ClinicalTrials.gov identifier: NCT02678247
Purpose: The overall objective of this study is to provide a more comfortable and functional prosthetic socket for people with transfemoral amputation that will ultimately improve their quality of life.
Study type: Interventional
Study design: Randomized, efficacy study, crossover assignment, single blind
Estimated enrollment: 30
Eligibility criteria: Both genders eligible; ages 21 years and older. Patients must have unilateral transfemoral amputation; have used a prosthesis for 2 years or more; have a residual limb that is stable in volume and free from wounds; be physically fit enough to participate performance tests (K-3 or K-4); have no previous experience of the subischial socket; be able to complete all visits for the duration of the protocol; and be able to speak and read English. Excludes patients with a residual limb femur of less than 5 inches or comorbidities that affect function, including neurologic abnormalities.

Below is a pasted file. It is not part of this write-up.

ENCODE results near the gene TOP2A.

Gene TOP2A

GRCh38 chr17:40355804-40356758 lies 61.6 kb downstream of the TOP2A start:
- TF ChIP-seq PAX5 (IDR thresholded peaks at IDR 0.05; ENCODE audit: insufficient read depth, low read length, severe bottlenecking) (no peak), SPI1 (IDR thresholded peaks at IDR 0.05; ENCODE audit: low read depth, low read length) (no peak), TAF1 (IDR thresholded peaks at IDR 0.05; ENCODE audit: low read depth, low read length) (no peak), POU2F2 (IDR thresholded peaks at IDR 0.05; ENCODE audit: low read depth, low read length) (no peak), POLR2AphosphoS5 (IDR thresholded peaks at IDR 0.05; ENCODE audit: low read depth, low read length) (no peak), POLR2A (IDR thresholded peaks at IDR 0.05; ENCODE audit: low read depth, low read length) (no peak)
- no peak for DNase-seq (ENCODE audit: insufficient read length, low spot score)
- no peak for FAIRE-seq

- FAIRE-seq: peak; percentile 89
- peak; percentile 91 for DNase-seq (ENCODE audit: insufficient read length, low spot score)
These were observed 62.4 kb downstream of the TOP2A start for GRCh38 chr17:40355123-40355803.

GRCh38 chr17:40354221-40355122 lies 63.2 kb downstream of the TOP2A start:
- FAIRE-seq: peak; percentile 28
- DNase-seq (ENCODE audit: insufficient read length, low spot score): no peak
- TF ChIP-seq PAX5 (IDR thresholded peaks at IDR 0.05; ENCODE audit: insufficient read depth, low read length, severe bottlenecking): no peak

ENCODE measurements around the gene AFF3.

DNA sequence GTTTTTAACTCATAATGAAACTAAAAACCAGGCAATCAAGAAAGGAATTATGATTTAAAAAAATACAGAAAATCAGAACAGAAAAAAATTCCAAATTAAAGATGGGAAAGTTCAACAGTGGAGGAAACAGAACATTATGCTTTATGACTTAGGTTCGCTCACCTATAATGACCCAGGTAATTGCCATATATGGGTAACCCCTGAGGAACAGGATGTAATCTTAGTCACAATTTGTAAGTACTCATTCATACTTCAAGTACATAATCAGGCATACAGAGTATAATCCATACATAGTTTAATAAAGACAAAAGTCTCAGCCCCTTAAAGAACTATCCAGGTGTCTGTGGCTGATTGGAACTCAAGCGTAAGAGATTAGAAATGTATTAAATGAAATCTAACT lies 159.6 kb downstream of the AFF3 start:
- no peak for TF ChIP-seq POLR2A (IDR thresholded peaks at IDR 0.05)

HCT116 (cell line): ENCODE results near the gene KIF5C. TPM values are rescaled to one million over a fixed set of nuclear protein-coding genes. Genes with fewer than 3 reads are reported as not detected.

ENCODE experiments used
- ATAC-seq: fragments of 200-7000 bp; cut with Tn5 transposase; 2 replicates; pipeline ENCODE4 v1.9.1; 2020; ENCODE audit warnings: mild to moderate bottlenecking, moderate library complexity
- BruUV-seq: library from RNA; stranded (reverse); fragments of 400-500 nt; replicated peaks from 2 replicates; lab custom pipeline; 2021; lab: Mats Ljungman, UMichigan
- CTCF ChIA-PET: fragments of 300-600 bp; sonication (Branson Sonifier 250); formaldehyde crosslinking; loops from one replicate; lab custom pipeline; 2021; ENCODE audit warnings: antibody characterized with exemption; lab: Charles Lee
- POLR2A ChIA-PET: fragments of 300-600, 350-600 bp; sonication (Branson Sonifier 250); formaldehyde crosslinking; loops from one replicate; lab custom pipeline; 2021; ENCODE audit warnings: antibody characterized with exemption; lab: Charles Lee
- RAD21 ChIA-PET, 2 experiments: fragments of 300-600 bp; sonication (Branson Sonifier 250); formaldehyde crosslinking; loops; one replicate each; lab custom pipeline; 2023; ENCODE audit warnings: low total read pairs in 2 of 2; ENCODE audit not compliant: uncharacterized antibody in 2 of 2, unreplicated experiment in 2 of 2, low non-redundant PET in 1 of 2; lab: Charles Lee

Study start date: April 2016
Estimated study completion date: September 2018
Estimated primary completion date: The final collection date for primary outcome measures will be September 2018.
Primary outcome measures: Difference in socket comfort score between ischial containment (IC) socket and NU-FlexSIV socket at 1 week, 3 weeks and 6 weeks of everyday socket use for each socket.
Secondary outcome measures: Difference in walking speed, step length, hip extension, hip range of motion and trunk motion; difference in Orthotics Prosthetics Users’ Survey Lower Extremity Functional Status Measure; Orthotics Prosthetics Users’ Survey Health-Related Quality of Life Index; and Orthotics Prosthetics Users’ Survey Satisfaction; difference in 5-Time Rapid Sit-to-Stand Test, Four-Square-Step Test and T-Test of Agility between the IC socket and the NU-FlexSIV socket
Sponsors and collaborators: Northwestern University, United States Department of Defense, Jesse Brown VA Medical Center, and Scheck and Siress Prosthetics Orthotics.
Information acquired from: Stefania Fatone, PhD, BPO(Hons), Northwestern University, via clinicaltrials.gov
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